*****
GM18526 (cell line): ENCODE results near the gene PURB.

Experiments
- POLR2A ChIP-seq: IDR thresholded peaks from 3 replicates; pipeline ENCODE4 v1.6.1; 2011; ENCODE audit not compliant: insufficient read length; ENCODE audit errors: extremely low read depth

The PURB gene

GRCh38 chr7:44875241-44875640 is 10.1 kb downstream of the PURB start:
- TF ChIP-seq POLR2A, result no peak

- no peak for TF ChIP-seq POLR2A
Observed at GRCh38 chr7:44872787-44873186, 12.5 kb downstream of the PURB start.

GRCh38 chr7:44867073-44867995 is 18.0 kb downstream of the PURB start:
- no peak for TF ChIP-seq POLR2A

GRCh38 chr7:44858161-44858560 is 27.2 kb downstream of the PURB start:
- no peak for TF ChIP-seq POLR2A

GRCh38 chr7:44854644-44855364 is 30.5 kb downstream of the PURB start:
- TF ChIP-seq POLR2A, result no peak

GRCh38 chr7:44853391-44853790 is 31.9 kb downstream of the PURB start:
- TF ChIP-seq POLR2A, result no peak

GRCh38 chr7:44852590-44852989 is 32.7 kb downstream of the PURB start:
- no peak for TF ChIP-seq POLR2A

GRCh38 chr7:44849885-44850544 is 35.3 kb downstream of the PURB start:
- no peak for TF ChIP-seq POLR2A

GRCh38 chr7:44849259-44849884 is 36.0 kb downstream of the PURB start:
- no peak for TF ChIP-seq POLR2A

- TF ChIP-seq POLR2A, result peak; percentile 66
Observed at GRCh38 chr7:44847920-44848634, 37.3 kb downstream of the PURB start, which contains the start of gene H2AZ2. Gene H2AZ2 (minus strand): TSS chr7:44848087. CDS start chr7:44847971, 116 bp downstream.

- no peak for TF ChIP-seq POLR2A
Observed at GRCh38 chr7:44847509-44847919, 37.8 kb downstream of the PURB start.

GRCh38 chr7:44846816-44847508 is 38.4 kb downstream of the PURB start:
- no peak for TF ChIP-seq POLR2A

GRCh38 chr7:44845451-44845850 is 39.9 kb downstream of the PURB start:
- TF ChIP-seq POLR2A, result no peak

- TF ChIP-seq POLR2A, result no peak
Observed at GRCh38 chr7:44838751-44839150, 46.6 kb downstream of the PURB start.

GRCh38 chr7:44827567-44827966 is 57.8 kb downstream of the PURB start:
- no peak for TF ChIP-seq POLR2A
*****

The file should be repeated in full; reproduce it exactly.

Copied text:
GM18526 (cell line): ENCODE results near the gene PURB.

Experiments
- POLR2A ChIP-seq: IDR thresholded peaks from 3 replicates; pipeline ENCODE4 v1.6.1; 2011; ENCODE audit not compliant: insufficient read length; ENCODE audit errors: extremely low read depth

The PURB gene

GRCh38 chr7:44875241-44875640 is 10.1 kb downstream of the PURB start:
- TF ChIP-seq POLR2A, result no peak

- no peak for TF ChIP-seq POLR2A
Observed at GRCh38 chr7:44872787-44873186, 12.5 kb downstream of the PURB start.

GRCh38 chr7:44867073-44867995 is 18.0 kb downstream of the PURB start:
- no peak for TF ChIP-seq POLR2A

GRCh38 chr7:44858161-44858560 is 27.2 kb downstream of the PURB start:
- no peak for TF ChIP-seq POLR2A

GRCh38 chr7:44854644-44855364 is 30.5 kb downstream of the PURB start:
- TF ChIP-seq POLR2A, result no peak

GRCh38 chr7:44853391-44853790 is 31.9 kb downstream of the PURB start:
- TF ChIP-seq POLR2A, result no peak

GRCh38 chr7:44852590-44852989 is 32.7 kb downstream of the PURB start:
- no peak for TF ChIP-seq POLR2A

GRCh38 chr7:44849885-44850544 is 35.3 kb downstream of the PURB start:
- no peak for TF ChIP-seq POLR2A

GRCh38 chr7:44849259-44849884 is 36.0 kb downstream of the PURB start:
- no peak for TF ChIP-seq POLR2A

- TF ChIP-seq POLR2A, result peak; percentile 66
Observed at GRCh38 chr7:44847920-44848634, 37.3 kb downstream of the PURB start, which contains the start of gene H2AZ2. Gene H2AZ2 (minus strand): TSS chr7:44848087. CDS start chr7:44847971, 116 bp downstream.

- no peak for TF ChIP-seq POLR2A
Observed at GRCh38 chr7:44847509-44847919, 37.8 kb downstream of the PURB start.

GRCh38 chr7:44846816-44847508 is 38.4 kb downstream of the PURB start:
- no peak for TF ChIP-seq POLR2A

GRCh38 chr7:44845451-44845850 is 39.9 kb downstream of the PURB start:
- TF ChIP-seq POLR2A, result no peak

- TF ChIP-seq POLR2A, result no peak
Observed at GRCh38 chr7:44838751-44839150, 46.6 kb downstream of the PURB start.

GRCh38 chr7:44827567-44827966 is 57.8 kb downstream of the PURB start:
- no peak for TF ChIP-seq POLR2A